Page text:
Kelsey writes for a living on the internet and for fun in notebooks with no lines on the pages. She grew up in a town called Flower Mound, graduated from The University of Texas at Austin (hook'em), and was on the launch team for internet website vox.com.
5 Ways to Get Ahead in the Digital Age
Learning how computers work is no longer an optional skill for people hoping to find jobs in the next few years. I don't mean being able to turn a computer on, or transfer a word document into a PDF format: new job seekers need to know how to present themselves, and their future companies online.
I entered college hoping to study books, and will leave knowing how to code. In all honesty, I'm a novice computer programmer by any measure, and that's okay. Unless you want to build websites or fix technical problems, understanding the ins and outs of programming really isn't that important.
What's necessary for young job seekers is an understanding of the basics. Knowing what your company's site can and cannot do, how your web audience responds, and how to use social media effectively are skills that can make you more valuable to a company and help you do your job more effectively.
Understanding the internet on a personal level can be a great next step to helping a company work online. I manage an online media company in Austin, TX and have never had any formal classroom training.
Here are five things you can do that can help you get ahead of your peers and on your internet game:
1. Brand yourself
Companies spend years figuring out how to brand themselves in order to be the most appealing to their demographic, but how much time have you spent thinking about how you yourself are branded? If you know what you want to do, or even if you have a vague idea, branding yourself around your end goal can help you appear more qualified to prospective employers. For example, if you want to own a food truck that sells ice cream, you would try and make your presence online demonstrate both a love for ice cream, and a love for being entrepreneurial.
2. Understand Social Media
Social Media has much more potential than liking your Aunt Debbie's cat photos on Facebook. Social media can be a great way to brand yourself, and make connections to other people in your industry. I use Twitter to connect with other media industry professionals and to help reporters scoop stories more than I update my friends on the new Katy Perry song.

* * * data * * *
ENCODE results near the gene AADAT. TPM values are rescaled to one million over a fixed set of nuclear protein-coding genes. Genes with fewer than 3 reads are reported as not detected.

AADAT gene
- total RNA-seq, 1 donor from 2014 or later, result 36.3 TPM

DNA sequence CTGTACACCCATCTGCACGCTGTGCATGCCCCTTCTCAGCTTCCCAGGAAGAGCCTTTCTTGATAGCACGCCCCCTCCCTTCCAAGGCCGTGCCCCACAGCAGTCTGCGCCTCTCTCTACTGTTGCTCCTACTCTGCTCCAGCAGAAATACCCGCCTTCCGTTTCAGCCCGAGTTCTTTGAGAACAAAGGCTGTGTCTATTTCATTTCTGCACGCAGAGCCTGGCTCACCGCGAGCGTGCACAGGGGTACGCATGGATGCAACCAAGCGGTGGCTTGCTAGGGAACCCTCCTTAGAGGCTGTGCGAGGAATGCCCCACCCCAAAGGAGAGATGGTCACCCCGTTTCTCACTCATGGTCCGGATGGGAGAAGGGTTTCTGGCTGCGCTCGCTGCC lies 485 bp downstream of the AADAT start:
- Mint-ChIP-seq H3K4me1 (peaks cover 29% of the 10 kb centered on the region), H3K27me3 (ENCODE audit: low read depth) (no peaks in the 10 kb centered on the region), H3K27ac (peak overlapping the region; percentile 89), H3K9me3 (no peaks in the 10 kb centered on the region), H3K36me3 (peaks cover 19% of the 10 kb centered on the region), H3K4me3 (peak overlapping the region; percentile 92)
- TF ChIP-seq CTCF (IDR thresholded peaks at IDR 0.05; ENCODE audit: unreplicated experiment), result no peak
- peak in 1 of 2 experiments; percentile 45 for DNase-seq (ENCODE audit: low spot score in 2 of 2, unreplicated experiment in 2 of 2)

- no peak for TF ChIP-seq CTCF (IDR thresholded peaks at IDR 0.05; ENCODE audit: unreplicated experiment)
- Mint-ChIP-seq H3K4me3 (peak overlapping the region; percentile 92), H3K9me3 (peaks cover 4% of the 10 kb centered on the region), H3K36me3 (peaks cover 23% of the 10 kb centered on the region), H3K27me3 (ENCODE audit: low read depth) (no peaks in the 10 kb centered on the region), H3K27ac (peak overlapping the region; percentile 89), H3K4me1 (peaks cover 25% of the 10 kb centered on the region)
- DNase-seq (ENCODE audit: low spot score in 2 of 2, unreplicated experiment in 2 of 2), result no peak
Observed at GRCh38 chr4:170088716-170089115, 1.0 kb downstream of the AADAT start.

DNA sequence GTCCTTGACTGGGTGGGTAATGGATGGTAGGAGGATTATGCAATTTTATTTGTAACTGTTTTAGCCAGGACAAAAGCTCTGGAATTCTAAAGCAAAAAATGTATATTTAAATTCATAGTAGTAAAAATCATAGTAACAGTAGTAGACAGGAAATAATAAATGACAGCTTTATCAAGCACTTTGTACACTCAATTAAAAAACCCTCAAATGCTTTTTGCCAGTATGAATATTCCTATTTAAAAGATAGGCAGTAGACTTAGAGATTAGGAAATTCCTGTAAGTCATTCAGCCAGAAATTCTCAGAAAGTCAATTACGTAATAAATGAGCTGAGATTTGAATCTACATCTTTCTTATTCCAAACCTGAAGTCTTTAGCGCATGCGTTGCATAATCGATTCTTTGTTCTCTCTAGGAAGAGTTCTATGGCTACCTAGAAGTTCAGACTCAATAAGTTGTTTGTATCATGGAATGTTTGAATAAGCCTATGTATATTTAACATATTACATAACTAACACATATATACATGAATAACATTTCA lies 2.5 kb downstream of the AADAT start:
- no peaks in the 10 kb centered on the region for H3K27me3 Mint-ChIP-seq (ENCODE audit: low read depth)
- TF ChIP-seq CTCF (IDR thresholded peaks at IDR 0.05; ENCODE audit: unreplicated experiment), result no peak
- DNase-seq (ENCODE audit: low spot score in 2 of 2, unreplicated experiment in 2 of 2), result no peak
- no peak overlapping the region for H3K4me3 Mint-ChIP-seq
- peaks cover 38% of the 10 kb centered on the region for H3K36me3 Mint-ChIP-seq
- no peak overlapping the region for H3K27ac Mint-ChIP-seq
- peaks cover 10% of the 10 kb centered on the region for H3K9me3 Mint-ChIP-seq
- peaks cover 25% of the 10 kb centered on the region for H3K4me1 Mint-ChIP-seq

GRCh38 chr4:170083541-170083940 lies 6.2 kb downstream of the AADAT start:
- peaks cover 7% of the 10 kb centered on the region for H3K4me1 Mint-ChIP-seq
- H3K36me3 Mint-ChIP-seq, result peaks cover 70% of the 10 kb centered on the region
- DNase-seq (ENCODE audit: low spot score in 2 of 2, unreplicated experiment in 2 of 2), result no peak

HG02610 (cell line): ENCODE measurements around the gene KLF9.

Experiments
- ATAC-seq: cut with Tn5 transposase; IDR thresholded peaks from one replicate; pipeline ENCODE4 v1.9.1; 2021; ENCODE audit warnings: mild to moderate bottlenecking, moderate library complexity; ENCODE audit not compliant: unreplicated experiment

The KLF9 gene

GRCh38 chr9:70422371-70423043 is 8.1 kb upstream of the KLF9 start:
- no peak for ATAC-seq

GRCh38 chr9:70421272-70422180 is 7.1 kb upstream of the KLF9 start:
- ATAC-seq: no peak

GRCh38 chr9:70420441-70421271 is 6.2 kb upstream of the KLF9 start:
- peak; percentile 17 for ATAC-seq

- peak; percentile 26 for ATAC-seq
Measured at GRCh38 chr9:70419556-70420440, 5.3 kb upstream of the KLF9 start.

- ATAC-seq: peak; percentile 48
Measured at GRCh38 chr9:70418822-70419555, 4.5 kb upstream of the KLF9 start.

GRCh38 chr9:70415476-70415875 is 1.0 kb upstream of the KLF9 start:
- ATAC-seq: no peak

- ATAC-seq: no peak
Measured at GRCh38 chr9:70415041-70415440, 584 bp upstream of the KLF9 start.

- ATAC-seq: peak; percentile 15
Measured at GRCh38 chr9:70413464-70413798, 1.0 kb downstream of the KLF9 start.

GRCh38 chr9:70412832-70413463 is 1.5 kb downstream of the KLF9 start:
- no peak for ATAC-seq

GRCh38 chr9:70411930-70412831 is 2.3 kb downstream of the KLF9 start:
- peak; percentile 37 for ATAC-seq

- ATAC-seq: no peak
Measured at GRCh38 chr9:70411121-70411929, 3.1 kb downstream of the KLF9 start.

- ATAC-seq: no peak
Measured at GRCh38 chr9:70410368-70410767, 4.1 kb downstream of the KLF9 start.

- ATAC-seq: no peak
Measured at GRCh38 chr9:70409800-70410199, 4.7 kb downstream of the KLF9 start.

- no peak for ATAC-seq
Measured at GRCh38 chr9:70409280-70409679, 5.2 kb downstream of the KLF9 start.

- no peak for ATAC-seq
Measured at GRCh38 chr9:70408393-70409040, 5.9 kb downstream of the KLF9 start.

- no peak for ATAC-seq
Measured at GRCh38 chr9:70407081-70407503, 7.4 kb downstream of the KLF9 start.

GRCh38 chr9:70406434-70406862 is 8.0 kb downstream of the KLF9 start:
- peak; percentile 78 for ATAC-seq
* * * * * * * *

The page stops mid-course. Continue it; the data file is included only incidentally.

3. Keep up with Analytics
Nothing you can do in branding or social media is important unless you know if it's working or not. Playing around with an analytics site that tracks who comes to your website can help you get a grasp on what you are doing that works, and what doesn't. Sites like google.com/analytics even have entrancing graphs.
4. Learn basic computer programming
You don't have to be able to code in Ruby to make a big impression on your future boss, but it certainly wouldn't hurt. Learning the basics of coding languages like HTML and CSS can help you understand the way sites work and help you communicate your ideas more clearly and effectively with your company's tech team. I learned to code on codeacademy.com, which is a free website built to teach inexperienced people the basics of computer programming.
5. Showcase your skills
Building your own website is a great way to show off the skills that you've honed in the other steps to potential employers. Sites like wordpress.com and tumblr.com can be great places to round out your online presence and display all of your abilities in one place. It will also increase the possibility that you show up in online search engines.
The internet can be what you make of it. You can use the internet to look at 27 photos of cats licking teacups, but it can also be a great resource to building your online identity and helping you find your next job.